How can we fight cars’ winning image? One option involves making public transport “sexy”. Geographer Francesc Muñoz offers the example of the tram, which has a very positive reputation among Barcelonians in terms of perception, aesthetics and sustainability. Another way of fighting the automobile is by associating it with the pollution it causes. How? By following the example of the anti-tobacco laws. Although it now seems faraway, tobacco smoke was once just as omnipresent as the smoke from cars: people smoked in universities, hospitals, on planes and in restaurants, and it was impossible to imagine a world without smoke. Films also played a key role in promoting the image of smoking, and the values of glamour and independence associated with the cigarette were never questioned. But the determination shown by public administrations in protecting citizens’ health eventually defeated the tobacco companies. According to the experts present at the gathering at UPF, the similarities are evident because, as noted by Anne Hidalgo, the car is also a global health problem.
But doesn’t the electric car solve these pollution problems? “With the electric car, the sector makes an attempt at greenwashing, to convince us that everything’s changing so that everything can stay the same”, notes David Bravo. At the round table where these opinions were expressed, there was a general consensus on this change of image: green vehicles only “shift the blame”, meaning that instead of pumping exhaust out of their tailpipes and polluting the city, they help to pump smoke out of the power plants where the energy is produced. Plus, a city full of cars, be they electric or not, is a city of traffic jams where pedestrians are forced to play second fiddle.
Although some of the analyses and predictions made at the thinkers’ campus on the city may seem radical and apocalyptic, the defenders of a car-free city aren’t against automobiles in general. Most of the experts agreed that “cars are a problem when they’re under-used”, meaning when they are mostly empty, just like the million vehicles that cross Barcelona on a daily basis with an average occupancy of 1.14 individuals per car. “If we could get occupancy rates of 2.5 individuals, we wouldn’t be having this debate”, clarified Pau Noy, a deputy managing director at Barcelona Metropolitan Transport (TMB). Noy insists that the car won’t ever disappear entirely, because there will always be logistical necessities or individuals with special needs. The goal, according to these experts, is to take away its privileged position.
Barcelona can be decongested
Urban designers insist that there are no miracle solutions for mobility in cities, and that the best recipe has been around for centuries: promoting public transportation and restricting the use of private vehicles. The problem is that in Barcelona, just the opposite has happened. “As the city got more and more congested, we increased the road capacity”, stated Pau Noy. Classic examples of the application of this policy are the progressive creation of the Ronda del Mig and the creation of the Ronda del Literal and Ronda de Dalt in 1992, roads designed for private vehicles that were developed without making a similar investment in public transportation. The economic recession has made the situation even more difficult, with budget cutbacks that affected services and prevented the renewal and growth of the public transportation fleet. The problem is that it takes political bravery to take on sustainable mobility, because any politician who tries to take cars out of our streets is sure to lose plenty of votes.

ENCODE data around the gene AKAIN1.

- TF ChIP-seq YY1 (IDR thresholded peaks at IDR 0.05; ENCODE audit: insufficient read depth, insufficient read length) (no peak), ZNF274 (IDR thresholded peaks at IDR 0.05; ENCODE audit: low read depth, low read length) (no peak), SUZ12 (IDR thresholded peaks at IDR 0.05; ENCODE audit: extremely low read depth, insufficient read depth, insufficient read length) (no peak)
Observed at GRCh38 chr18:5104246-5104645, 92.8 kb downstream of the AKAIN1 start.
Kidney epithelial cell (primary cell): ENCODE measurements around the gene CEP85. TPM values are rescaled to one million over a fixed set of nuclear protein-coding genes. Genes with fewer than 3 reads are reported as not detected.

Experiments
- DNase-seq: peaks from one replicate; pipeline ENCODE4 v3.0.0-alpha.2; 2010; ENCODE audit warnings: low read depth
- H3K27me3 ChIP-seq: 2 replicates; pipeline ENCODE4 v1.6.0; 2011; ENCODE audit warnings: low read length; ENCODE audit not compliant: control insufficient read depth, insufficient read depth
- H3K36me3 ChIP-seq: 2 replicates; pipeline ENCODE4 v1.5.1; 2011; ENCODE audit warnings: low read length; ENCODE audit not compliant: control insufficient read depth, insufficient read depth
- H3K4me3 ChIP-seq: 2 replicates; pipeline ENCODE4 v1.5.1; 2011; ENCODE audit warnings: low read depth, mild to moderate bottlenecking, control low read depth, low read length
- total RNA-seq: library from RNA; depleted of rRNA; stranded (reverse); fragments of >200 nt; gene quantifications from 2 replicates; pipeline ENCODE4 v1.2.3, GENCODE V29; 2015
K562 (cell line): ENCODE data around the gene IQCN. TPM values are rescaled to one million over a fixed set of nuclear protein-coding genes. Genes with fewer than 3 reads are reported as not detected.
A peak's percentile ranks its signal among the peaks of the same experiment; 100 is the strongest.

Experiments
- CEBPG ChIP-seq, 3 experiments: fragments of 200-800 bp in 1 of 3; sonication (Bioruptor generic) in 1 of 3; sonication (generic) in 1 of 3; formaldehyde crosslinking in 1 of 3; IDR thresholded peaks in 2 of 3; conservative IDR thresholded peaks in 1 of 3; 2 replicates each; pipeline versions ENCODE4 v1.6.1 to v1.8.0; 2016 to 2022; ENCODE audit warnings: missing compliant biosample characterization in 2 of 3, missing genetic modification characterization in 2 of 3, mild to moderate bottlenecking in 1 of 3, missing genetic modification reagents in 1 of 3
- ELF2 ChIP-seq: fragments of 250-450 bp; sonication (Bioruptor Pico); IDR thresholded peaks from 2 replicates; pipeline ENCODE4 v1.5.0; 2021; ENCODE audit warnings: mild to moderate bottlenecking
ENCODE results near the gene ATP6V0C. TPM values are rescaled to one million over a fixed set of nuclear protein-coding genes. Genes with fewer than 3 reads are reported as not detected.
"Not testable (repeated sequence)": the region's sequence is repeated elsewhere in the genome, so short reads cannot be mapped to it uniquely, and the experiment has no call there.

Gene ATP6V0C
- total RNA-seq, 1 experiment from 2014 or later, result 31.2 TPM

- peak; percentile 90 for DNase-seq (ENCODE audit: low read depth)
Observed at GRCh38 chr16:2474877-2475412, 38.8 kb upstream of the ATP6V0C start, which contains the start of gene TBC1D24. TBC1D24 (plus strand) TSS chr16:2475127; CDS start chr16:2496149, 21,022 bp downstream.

But is a car-free Barcelona technically possible? Pau Noy has multiple studies by TMB that show that it is, since with an appropriate investment public transportation could cover all our mobility needs. In fact, 69% of car trips currently happen between places with alternatives, like metro or tram. TMB calculates that metro frequencies could be doubled with the use of automatic trains, and the capacity of regional train lines could be increased with larger trains and taking advantage of the under-used high-speed train tunnel. Joining the Llobregat and Besòs tram lines via Avinguda Diagonal would multiply the current offering by three, and with the expansion of the network of bike lanes –which by 2019 will be over 300 km long– bicycle use could increase fivefold, eventually covering 10% of all trips.
What would the benefits of all this be? “First of all, there would be a reduction in accidents, and pollution levels would drop to zero”, explains Pau Noy. Another clear consequence of having emptier streets would be that the public space open to citizens would increase fivefold. Not only would plenty of lanes be reclaimed on plenty of roads, the space dedicated to parking would also be reduced. And no, we’re not talking science fiction: “in Europe –excluding Spain– there are already plenty of cities without emissions”, notes Noy. It’s all an issue of political willpower. It’s also a matter of time, according to the experts, as the end of oil and the effects of climate change will force us to change our way of life sooner than we think.
New technologies could play a key role in the evolution of mobility. For example, there are more and more carsharing platforms with possibilities for growth. In addition, some are optimistic about the development of self-driving cars, which would circulate without a driver and could transport several people at once, as something halfway between a taxi and a bus. Mobile apps could also improve travel. Rikesh Shah, the head of commercial innovation at Transport for London, explains the benefits of sharing all sorts of information on public transportation in real time, such as the state of metro or bus lines, the exact arrival time of a train at a station or the status of accidents or maintenance work. Thanks to this effort in open data, over 600 independent applications have been created to provide information to 40% of users on the status of service, with programs that automatically propose route changes whenever problems arise.